Performance _____________

Durability _____________

Versatility _____________

Speed or accuracy _____________

Ease of operation or use _____________

Ease of maintenance or repair _____________

Ease or cost of installation _____________

Size or weight _____________

Styling or appearance _____________

Other characteristics not listed:

__________________

__________________

What, if anything, is unique about your product?

_________

Distribution

How will you get your product to the ultimate consumer? Will you sell it directly through your own sales organization or indirectly through manufacturer's agents, brokers, wholesalers, and so on. (Use the blank to write a brief statement of your method of distribution and manner of sales):

_________

What will this method of distribution cost you?

_________

Do you plan to use special marketing, sales or merchandising techniques? Describe them here:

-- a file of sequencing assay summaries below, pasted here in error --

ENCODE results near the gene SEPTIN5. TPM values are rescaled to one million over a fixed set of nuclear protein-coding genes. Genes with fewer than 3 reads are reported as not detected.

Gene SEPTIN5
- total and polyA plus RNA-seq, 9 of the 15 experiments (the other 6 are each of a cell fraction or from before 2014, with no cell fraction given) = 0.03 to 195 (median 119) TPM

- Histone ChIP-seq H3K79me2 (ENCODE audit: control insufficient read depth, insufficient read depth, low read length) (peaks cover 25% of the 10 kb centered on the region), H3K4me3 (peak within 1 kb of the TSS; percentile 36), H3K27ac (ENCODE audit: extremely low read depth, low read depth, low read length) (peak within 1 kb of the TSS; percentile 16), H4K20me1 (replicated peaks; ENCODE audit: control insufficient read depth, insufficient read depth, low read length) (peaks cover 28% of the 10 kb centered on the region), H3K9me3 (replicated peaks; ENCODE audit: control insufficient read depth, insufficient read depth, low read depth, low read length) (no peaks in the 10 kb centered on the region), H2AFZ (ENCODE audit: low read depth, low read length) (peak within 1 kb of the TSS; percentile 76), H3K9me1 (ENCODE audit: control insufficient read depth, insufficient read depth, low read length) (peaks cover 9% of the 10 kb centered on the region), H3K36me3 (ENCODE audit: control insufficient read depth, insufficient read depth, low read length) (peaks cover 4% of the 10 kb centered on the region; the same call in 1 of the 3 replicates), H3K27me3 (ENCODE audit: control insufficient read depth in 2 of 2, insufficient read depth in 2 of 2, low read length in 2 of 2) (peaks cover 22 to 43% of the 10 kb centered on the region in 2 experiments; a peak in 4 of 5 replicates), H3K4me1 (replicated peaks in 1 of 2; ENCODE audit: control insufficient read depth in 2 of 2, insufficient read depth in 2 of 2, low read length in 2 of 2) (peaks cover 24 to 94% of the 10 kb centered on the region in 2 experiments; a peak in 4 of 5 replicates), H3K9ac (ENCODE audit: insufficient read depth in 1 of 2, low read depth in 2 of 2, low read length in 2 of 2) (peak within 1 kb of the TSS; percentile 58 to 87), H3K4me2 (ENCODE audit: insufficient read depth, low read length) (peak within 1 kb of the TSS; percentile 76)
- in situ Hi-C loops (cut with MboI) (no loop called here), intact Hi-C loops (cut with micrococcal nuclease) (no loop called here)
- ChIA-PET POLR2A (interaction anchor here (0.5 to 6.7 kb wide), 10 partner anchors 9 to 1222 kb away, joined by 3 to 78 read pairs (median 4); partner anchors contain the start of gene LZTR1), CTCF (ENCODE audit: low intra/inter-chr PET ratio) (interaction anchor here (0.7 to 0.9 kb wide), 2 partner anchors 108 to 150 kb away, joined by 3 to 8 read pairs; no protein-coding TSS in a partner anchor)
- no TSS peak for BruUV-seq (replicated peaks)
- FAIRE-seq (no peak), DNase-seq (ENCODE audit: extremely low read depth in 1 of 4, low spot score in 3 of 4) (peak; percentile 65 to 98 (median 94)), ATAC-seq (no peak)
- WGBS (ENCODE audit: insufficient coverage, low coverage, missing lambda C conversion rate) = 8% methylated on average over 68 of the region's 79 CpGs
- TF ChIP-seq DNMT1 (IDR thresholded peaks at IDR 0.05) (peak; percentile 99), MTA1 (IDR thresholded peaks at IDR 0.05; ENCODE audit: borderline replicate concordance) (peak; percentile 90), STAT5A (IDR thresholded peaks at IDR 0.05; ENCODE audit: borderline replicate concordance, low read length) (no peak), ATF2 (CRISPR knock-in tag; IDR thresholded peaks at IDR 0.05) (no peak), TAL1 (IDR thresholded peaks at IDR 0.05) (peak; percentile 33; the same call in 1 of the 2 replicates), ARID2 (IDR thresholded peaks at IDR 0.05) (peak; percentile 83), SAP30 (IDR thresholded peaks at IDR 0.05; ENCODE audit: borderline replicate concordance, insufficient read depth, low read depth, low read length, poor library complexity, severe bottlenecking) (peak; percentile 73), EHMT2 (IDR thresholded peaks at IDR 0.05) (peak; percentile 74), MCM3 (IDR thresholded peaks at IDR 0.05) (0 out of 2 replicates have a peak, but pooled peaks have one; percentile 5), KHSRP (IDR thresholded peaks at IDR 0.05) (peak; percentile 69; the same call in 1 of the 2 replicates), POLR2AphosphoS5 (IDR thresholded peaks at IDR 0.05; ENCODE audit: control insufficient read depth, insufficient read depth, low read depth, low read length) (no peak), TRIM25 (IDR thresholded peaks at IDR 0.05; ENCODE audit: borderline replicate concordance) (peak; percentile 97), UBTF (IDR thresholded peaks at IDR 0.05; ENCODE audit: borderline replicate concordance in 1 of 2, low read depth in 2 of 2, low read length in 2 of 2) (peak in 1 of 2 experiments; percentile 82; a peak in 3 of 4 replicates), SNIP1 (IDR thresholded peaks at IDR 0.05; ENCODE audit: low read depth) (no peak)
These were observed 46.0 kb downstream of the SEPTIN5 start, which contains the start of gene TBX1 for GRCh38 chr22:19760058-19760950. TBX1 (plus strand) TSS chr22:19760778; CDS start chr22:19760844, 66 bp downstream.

_________

List your customers by name, the total amount they buy from you, and the amount they spend for each of your products.

_________

Market Trends

What has been the sales trend in your market area for your principal product(s) over the last 5 years? What do you expect it to be 5 years from now? You should indicate the source of your data and the basis of your projections. (This is a marketing research problem. It will require you to do some digging in order to come up with a market projection. Trade Associations will probably be your most helpful source of information. The Bureau of Census publishes a great deal of useful statistics). Industry and product statistics are usually indicated in dollars, Units, such as numbers of customers, numbers of items sold, etc., may be used, but also relate your sales to dollars.

_________

List the name and address of trade associations which serve your industry and indicate whether or not you are a member.

_________ the name and address of other organizations, governmental agencies, industry and indicate whether or not you are a member.

_________